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Parental Rights in Education Bill Extends Rights to Nicknames and Novels

Novels in classroom libraries need to be approved before students can borrow from them.

   The 2023-2024 school year has begun with new rules that aim to enforce the policies outlined in the Florida Parental Rights in Education Act, HB 1069, which became a law in July. 

    OCPS has drafted a new policy that requires parents to approve the usage of any name for a student that is not his or her legal name, and teachers with classroom libraries are expected to catalog their books and submit them for approval before allowing students to use the materials. 

    According to school board policy, ‘A parent/legal guardian or any person who seeks to enroll a student under a name other than the student’s legal name or seeks to change the name of a student already enrolled shall be informed that the name of the student as recorded on the birth certificate or other supporting evidence as prescribed in Section 1003.21, Florida Statutes, shall be used until or unless a final court order verifies a legal name change.’

   The policy was passed with the intention to help parents be more aware of their child’s education by requiring the parent or guardian to fill out a form stating they approve of the name that their child is requesting to be called by. “I can see both sides of this argument but as this is now a School Board Policy, and we will enforce it to the best of our ability,” said Principal Mr. Thomas Ott.

   The bill also prohibits district school boards from imposing or enforcing requirements that personnel or students be referenced with pronouns that do not correspond with biological sex as defined in the bill, subject to specified exceptions. According to the Orange County Schools memo, parents may fill out a form “allowing the usage of a transgender name,” which can be completely different from their given name. However, even if a transgender student did get permission from their parent to use a different name, teachers are not obligated to use that student’s preferred pronouns due to HB 1069’s language.

   In the wake of this new legislature there is concern that the changes will  be troubling for many transgender students’ whose parents do not accept them going by a completely different name. ““I believe that it makes people feel welcomed and accepted when they are called by the name they prefer. It doesn’t matter to me if we call you by your preferred name or legal name,” said Dean Ms. Kaylin Nieves.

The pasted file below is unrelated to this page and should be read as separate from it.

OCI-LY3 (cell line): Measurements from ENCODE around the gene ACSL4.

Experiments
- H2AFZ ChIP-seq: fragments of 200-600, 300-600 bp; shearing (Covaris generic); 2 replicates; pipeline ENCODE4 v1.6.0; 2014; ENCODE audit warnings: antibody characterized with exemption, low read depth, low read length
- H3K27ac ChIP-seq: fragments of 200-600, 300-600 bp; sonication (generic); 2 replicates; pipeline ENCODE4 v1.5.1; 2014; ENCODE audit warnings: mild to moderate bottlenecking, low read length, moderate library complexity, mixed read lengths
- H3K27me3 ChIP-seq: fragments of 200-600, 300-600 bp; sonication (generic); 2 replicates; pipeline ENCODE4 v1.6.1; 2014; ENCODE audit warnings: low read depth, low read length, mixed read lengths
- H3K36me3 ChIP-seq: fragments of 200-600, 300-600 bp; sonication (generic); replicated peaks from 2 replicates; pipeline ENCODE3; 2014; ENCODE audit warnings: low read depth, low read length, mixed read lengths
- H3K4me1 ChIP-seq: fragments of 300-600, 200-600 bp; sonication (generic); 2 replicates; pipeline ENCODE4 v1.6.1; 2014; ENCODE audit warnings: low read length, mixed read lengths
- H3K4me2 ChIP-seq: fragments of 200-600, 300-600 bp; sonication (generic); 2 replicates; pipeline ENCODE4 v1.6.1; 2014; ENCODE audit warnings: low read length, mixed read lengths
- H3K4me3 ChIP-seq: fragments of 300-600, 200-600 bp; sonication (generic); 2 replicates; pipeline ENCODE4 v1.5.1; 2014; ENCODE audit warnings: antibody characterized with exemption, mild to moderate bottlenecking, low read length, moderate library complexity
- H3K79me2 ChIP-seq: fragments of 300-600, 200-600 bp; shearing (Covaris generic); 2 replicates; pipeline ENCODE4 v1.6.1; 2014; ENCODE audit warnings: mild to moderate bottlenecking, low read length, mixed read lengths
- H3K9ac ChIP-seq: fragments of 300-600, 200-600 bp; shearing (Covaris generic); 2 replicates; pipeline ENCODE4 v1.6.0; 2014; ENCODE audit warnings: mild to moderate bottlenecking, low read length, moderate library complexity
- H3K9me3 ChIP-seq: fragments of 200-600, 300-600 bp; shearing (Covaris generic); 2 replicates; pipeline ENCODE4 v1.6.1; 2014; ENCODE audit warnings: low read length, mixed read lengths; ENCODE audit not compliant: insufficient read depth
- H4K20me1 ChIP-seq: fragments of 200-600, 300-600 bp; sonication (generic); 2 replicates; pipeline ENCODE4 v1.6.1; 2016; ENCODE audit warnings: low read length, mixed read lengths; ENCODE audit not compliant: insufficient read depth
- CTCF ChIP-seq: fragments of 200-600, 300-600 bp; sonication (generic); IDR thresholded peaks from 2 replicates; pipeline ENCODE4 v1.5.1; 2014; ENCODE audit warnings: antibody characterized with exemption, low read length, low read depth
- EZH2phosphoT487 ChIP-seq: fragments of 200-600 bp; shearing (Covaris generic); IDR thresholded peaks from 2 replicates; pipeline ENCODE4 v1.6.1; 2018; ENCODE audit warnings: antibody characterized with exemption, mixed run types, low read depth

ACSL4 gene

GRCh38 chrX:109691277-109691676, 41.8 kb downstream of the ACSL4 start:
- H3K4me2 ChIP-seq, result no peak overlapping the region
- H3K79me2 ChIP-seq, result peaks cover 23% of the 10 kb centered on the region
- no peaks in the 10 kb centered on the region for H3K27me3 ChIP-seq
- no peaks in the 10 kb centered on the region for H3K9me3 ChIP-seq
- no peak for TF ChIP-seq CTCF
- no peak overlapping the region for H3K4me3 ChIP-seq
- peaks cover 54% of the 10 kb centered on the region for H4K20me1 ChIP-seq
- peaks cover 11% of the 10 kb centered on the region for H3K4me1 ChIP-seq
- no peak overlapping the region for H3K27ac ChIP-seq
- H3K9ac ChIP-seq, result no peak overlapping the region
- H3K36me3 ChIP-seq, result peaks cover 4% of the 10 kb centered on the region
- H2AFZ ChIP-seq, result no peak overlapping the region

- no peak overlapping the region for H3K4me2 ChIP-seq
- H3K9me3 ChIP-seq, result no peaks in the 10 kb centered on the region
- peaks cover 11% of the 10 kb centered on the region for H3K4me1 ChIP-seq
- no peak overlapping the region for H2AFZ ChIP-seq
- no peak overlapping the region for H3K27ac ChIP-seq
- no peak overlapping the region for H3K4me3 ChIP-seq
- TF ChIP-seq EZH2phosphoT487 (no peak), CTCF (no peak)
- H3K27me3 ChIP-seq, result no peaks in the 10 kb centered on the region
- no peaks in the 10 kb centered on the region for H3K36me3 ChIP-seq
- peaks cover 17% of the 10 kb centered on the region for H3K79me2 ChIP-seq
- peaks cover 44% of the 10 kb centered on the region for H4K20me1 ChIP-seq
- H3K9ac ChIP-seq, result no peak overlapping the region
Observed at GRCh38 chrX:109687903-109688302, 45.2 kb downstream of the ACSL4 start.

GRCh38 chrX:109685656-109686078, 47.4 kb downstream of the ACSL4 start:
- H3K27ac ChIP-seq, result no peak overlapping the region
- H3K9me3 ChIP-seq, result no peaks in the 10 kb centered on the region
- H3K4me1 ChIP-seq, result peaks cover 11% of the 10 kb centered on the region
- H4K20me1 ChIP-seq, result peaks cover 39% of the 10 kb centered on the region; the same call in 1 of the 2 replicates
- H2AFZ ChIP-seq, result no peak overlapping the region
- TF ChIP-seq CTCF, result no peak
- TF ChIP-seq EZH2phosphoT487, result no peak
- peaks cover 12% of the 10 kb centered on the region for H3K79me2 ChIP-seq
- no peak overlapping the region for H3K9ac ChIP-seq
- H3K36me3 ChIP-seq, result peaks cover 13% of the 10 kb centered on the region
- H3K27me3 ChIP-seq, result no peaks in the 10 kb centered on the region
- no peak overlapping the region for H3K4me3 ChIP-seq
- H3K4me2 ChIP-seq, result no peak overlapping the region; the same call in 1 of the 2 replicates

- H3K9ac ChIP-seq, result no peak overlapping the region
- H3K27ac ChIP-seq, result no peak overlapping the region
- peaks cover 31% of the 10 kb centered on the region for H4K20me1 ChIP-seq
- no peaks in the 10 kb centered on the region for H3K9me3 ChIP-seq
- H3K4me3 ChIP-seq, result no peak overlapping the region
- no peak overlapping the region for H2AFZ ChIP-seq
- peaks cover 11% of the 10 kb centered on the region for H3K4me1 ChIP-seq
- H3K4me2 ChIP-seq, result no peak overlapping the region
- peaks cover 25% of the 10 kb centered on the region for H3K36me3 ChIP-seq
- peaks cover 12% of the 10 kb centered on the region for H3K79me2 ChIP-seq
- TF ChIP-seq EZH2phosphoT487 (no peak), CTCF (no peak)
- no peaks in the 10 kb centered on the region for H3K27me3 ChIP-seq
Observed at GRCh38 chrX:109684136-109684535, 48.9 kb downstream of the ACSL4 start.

While students are free to call each other whatever they like, employees of OPCS must follow the guideline.  “It is a lot of hassle for something we as a society have been able to do for years,” said junior Hunter Carwell 

   Regardless of opinion, the expectation is that all employees follow the policy.  “I don’t think it’s necessary, but it is a law and we will follow it,” said Nieves. 

   In addition to the changes to the name policy, teachers were required to submit the titles of novels that are available for students to read, either as class curriculum or to borrow for personal enjoyment. Over the summer Media specialists met to evaluate the age appropriateness of novels based on the guidelines given by the state. 

  While books that make the banned list can still be in the classroom, the titles may not be assigned or loaned to students. Much of the criteria was based on the mention of or insinuation of sex. “It makes it harder for marginalized kids to see themselves in literature,” said IB teacher Ms. DeJesus.  Opponents of the legislature have raised concerns about government censorship of books. “Schools create a safe harbor for kids,” said Dejesus.

   The law holds school districts responsible for the content of all materials used in a classroom, made available in a school library or included on a reading list. It requires each book in a school library to be certified by a media specialist and for a list of these materials to be available on school websites.

   Media specialists worked over the summer using the state statutes to guide their judgment on what books could be left in classroom libraries and which should be eliminated. “Novels that had any sexual content were excluded from the approved teacher library list.  While there was no specific scale given, we were expected to look at the state statute and use our best judgment,” said Media Specialist Ms. Lisa Hecth.

   Instruction materials are not included in this list, only classroom libraries.  Teachers are expected to use BEST Standards when choosing materials for classroom curriculum. “IB and AP are different though.  Because they are college-level classes, those teachers are expected to follow College Board’s guidelines for what materials to teach,” said Hetch. 


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Dayanara Tinajero
Dayanara Tinajero, Staff Writer
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